All journals introduced in the Catalogue of Lithuanian Scientific Journals are peer-reviewed. Information on journals was provided by their editorial boards. The Abstracts&Indexing section alone was supplemented with information from the Ulrich’s (Ulrich’s International Periodicals Directory) database. The CrossCheck marking means that an editorial board of a journal employs the plagiarism prevention service offered by CrossRef.
Acknowledgements. The Council of the Association of Lithuanian Serials would like to express its gratitude to editorial boards of all journals
that partook in this initiative for the especially smooth collaboration.
The Lithuanian Scientific Journals
© The Association of Lithuanian Serials, 2011
Lithuanian Scientific Journals’2011 in Lithuanian [ PDF ].
Lithuanian Scientific Journals’2011 in English [ PDF ].
President of the Association of Lithuanian Serials
Science begins with a scholar’s attempt to capture thoughts on paper. Science pioneers manually created and copied manuscripts. The era of printed word gave rise to the first scholarly publications. By coincidence, both English and French scholars issued their first ever-scientific journals – which also happened to be the first publications of this kind in the history of the world – in 1665.
Soon after, scientific journals started specializing, their numbers grew by a geometric progression and papers publications were replaced with their electronic versions. Only one thing has remained unchanged – the mission of scientific journals to inform about the science news, disseminate scientific knowledge as well as exchange, develop and discuss ideas. An article in a scientific journal anchors the authorship of a previously unknown scientific information.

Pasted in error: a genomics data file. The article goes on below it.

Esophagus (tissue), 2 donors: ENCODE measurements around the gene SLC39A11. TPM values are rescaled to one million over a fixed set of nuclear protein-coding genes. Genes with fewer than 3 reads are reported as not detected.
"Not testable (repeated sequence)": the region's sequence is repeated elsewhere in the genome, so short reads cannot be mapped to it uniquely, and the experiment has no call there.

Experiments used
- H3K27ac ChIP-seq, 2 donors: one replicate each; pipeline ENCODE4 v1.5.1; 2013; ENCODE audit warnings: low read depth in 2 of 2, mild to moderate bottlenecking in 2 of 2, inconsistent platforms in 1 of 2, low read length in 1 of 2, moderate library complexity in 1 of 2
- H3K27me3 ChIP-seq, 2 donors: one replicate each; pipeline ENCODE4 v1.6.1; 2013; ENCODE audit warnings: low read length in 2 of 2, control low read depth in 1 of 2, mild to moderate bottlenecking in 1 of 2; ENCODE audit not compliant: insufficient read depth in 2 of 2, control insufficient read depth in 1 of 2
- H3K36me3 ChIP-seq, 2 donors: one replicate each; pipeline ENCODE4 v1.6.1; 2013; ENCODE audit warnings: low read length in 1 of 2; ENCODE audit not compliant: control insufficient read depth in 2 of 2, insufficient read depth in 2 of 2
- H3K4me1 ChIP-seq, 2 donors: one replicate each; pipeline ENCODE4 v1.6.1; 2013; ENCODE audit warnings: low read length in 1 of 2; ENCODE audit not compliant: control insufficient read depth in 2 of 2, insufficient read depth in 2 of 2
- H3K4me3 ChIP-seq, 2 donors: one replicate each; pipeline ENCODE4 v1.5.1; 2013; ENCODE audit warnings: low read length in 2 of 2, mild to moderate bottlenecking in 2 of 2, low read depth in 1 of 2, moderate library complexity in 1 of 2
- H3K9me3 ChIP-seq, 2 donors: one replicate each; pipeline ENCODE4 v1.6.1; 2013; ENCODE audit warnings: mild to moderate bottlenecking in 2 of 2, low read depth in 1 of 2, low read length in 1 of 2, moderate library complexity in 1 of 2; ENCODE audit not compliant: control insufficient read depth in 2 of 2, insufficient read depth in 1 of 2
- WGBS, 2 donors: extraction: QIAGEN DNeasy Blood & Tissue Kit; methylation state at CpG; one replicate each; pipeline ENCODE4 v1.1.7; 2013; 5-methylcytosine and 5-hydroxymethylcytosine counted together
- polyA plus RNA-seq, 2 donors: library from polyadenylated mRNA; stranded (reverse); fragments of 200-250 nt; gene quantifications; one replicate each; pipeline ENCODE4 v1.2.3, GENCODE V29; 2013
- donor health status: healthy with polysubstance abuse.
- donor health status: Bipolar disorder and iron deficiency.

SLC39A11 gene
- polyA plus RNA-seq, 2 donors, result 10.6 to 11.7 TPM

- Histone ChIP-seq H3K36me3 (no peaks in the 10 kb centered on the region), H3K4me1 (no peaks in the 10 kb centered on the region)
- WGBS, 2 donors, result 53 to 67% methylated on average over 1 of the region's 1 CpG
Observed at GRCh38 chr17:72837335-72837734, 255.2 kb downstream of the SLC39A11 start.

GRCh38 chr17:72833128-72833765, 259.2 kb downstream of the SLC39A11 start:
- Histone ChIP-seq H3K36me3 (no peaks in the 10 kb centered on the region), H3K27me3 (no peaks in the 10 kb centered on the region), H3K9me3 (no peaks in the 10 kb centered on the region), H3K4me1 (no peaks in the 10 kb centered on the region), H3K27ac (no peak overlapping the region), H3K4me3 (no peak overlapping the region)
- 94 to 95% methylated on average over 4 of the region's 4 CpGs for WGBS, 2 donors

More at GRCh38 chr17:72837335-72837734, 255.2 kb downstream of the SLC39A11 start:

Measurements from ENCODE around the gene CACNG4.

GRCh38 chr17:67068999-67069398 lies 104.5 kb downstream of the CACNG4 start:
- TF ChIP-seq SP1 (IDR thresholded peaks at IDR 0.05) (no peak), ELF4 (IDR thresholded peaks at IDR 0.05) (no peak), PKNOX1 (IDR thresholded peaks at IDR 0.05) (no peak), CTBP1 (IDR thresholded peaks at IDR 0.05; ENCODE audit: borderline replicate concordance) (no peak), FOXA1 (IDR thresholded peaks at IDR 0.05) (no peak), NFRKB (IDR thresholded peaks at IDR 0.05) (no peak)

There is yet another important purpose of an article in a scientific journal. First articles train a young scholar to compose a scientific text: the future PhD thesis and – later – the more mature piece of work, i.e. a monograph.
The number of journals published in a country and their acknowledgement on the global scale as well as the number of articles issued in national and global scientific journals and their citation levels define the state of science within that country.
During the first few years of the Restored Independence, Lithuania was unable to take pride in either the numbers of scientific journals published, or in their dissemination on a global scale, or quantities of articles published in foreign scientific journals. However, over the course of twenty years, extensive efforts of Lithuanian scientists supported by state institutions bore abundant fruit. As the result, nearly 150 scientific journals are published in Lithuania today and a significant number of these publications are acknowledged in the world of science. 31 Lithuanian scientific journals are referenced in the Thomson Reuters Web of Science, 20 of which have the citation index Impact Factor. Additionally, 36 scientific journals of Lithuania are indexed by Scopus, 28 of which have the SJR (SCImago Journal Rank); six journals were attributed to the top Q1 category, meanwhile eight publications – to the Q2, seven – to the Q3, and seven more – to the Q4 category.
The first Catalogue of Lithuanian Scientific Journals introduces the national and global academic society to 78 scientific journals grouped into science fields and areas. We believe that the Catalogue will contribute to dissemination of information about the Lithuanian scientific journals in our country and the world as well as encourage publishers to improve the quality of produced publications.